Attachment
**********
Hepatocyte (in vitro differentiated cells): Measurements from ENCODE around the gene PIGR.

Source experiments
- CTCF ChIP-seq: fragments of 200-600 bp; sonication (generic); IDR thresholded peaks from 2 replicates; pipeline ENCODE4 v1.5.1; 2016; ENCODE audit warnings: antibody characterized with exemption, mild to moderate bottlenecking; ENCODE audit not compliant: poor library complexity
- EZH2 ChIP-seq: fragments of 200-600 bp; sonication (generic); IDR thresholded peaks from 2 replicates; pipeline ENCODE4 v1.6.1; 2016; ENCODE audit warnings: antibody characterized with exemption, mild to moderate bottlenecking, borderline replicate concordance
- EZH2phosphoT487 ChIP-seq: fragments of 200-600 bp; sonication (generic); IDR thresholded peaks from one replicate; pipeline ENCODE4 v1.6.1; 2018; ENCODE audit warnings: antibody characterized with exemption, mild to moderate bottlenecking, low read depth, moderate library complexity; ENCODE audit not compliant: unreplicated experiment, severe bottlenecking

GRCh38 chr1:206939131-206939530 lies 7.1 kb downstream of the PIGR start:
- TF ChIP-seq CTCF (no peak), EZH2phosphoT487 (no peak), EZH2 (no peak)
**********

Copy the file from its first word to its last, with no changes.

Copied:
Hepatocyte (in vitro differentiated cells): Measurements from ENCODE around the gene PIGR.

Source experiments
- CTCF ChIP-seq: fragments of 200-600 bp; sonication (generic); IDR thresholded peaks from 2 replicates; pipeline ENCODE4 v1.5.1; 2016; ENCODE audit warnings: antibody characterized with exemption, mild to moderate bottlenecking; ENCODE audit not compliant: poor library complexity
- EZH2 ChIP-seq: fragments of 200-600 bp; sonication (generic); IDR thresholded peaks from 2 replicates; pipeline ENCODE4 v1.6.1; 2016; ENCODE audit warnings: antibody characterized with exemption, mild to moderate bottlenecking, borderline replicate concordance
- EZH2phosphoT487 ChIP-seq: fragments of 200-600 bp; sonication (generic); IDR thresholded peaks from one replicate; pipeline ENCODE4 v1.6.1; 2018; ENCODE audit warnings: antibody characterized with exemption, mild to moderate bottlenecking, low read depth, moderate library complexity; ENCODE audit not compliant: unreplicated experiment, severe bottlenecking

GRCh38 chr1:206939131-206939530 lies 7.1 kb downstream of the PIGR start:
- TF ChIP-seq CTCF (no peak), EZH2phosphoT487 (no peak), EZH2 (no peak)